Throughout our week along the U.S.-Mexico border, I was constantly reminded of the need for collaboration across movements and for intersectionality within movements. At Casa Mariposa/No More Deaths and People Helping People, there were advocacy signs and materials that focused on border-issues, but there were also activist materials focused on other issues seemingly unrelated to the border. There was support for the Black Lives Matter movement, environmental movements, indigenous movements, and intersectional feminist movements. But these other movements are not disconnected from the injustices and abuses of power that we witnessed along the border. Black and brown bodies are disproportionately policed along the border, in U.S. cities, and everywhere across the country. Like the U.S.-Mexico border, both urban and rural police departments in the U.S. are becoming heavily militarized, resulting in the unjust deaths of black and brown people.
Cultural and environmental issues are both a result of the border fence and border militarization. The border fence disrupts the movement of people across these arbitrary political lines. For example, the people Tohono O'odham Nation, which encompasses parts of the U.S. and Mexico, must travel hours to an official border crossing to visit family and friends who may only live a couple of miles from them. Despite being a sovereign nation, the U.S. government has tied up granting Border Patrol has unlimited access to sovereign Tohono O'odham lands with funding for basic infrastructure projects, thus coercing the Tohono O'odham people to accept this militarized presence. Additionally, the Tohono O'odham people are not able to enter or leave the Tohono O'odham Nation Reservation without passing through a Border Patrol checkpoint where agents with assault rifles accuse and interrogate them.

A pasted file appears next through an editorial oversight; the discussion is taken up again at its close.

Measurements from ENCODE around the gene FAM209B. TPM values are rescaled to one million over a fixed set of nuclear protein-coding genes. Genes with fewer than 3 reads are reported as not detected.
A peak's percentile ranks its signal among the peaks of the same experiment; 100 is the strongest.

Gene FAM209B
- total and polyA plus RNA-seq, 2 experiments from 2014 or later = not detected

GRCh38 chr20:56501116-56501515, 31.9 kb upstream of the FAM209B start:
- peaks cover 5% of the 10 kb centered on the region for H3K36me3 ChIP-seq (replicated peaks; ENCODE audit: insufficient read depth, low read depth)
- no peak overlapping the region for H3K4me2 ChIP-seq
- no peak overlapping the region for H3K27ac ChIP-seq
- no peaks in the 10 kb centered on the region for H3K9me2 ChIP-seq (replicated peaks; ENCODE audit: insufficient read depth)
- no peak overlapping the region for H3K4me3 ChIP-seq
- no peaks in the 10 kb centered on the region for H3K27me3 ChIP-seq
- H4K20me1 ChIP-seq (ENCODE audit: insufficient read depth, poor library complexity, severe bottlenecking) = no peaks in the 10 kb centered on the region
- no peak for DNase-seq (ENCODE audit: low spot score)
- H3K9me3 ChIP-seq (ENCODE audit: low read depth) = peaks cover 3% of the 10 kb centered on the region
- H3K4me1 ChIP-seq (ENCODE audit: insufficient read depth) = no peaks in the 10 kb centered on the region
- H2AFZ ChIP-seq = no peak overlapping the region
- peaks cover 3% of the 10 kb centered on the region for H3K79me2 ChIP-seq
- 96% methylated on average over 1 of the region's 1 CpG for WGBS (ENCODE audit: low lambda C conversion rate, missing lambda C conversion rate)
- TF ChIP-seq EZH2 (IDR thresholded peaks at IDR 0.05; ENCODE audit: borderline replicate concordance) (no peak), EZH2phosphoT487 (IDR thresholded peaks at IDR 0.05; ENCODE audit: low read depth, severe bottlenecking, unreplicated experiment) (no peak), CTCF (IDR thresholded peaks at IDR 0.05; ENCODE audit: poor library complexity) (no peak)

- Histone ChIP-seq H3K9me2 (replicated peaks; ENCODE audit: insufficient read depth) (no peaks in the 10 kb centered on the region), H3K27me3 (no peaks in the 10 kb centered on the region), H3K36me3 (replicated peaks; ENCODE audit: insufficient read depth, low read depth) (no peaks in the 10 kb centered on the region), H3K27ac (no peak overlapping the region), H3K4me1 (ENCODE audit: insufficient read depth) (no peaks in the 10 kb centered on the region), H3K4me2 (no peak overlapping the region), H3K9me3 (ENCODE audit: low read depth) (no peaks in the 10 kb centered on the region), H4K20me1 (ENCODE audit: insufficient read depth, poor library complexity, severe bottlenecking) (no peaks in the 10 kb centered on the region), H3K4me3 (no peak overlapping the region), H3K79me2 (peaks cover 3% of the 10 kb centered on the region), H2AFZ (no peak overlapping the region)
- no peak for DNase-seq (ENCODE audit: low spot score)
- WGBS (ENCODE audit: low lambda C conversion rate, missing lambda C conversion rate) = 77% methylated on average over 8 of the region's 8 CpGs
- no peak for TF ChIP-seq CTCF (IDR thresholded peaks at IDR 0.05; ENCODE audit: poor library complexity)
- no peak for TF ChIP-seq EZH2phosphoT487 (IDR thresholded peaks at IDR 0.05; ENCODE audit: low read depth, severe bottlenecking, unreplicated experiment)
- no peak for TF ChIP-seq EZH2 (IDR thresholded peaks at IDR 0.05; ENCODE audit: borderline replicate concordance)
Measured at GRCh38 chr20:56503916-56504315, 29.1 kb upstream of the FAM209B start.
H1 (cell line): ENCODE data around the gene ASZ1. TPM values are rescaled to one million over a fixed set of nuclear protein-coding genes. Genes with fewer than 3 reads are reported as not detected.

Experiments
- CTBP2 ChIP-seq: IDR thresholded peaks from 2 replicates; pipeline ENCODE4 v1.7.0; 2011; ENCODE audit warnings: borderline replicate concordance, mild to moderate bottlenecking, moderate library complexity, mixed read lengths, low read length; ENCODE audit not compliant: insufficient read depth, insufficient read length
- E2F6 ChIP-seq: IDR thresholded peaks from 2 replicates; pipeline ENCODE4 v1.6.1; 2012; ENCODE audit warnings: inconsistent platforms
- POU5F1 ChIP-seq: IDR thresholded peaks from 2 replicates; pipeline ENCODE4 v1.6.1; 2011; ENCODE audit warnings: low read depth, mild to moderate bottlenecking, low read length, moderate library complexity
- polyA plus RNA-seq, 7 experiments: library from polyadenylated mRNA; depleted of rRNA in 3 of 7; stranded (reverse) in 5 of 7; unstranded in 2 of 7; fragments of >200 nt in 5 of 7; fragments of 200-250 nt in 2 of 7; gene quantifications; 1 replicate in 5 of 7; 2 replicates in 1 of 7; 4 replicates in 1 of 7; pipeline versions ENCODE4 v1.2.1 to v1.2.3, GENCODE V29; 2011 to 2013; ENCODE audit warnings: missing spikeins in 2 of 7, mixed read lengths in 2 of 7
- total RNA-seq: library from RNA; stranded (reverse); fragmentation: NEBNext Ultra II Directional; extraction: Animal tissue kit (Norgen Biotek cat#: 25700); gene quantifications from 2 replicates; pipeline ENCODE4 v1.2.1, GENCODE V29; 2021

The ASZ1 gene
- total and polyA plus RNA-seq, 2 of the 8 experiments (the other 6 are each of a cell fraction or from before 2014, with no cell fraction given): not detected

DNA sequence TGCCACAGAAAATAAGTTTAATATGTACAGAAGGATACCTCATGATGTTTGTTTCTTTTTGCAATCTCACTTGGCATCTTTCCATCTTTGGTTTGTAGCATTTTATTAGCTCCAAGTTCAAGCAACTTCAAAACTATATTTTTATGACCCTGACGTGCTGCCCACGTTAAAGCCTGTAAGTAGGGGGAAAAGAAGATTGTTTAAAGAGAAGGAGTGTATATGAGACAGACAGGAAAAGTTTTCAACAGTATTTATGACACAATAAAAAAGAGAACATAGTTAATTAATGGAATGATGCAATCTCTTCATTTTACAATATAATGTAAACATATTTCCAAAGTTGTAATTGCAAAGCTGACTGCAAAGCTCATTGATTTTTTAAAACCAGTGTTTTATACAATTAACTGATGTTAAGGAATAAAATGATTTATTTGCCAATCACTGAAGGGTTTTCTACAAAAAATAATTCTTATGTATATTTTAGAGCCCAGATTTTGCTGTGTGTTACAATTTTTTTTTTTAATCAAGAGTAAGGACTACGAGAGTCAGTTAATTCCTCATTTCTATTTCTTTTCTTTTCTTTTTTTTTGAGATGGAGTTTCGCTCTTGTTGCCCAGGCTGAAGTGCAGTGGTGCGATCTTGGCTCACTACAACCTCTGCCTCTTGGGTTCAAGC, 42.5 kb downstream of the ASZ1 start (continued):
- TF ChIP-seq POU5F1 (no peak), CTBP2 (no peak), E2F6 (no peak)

The environmental problems tied to border militarization and the fence are multiple. The border fence disrupts the natural migration of wildlife across the U.S.-Mexico border. But the fence does not stop other environmental problems created through political processes, which are tied to the militarization of the border. NAFTA and the militarized border work together to keep laboring bodies in places where wages are lower and environmental regulations are more lax and less enforced. This exposes these laboring bodies to industrial contamination in the workplace and at home, while creating the illusion that somehow industrial contamination in one place cannot travel past a barbed-wire fence.
Border militarization is tied to intersectional feminist issues through the gendered experience of migration. Migrant women are more likely to experience sexual assault during their journey north, and are more likely to experience multiple marginalization, labor abuses, and gendered discrimination should they make it into the U.S. Drawing on the work of Bell Hooks and other important feminists of color, the militarized border and all of the political and economic power that back it up remind us that we cannot escape their consequences until we dismantle the white supremacist capitalist patriarchy. No justice, no peace.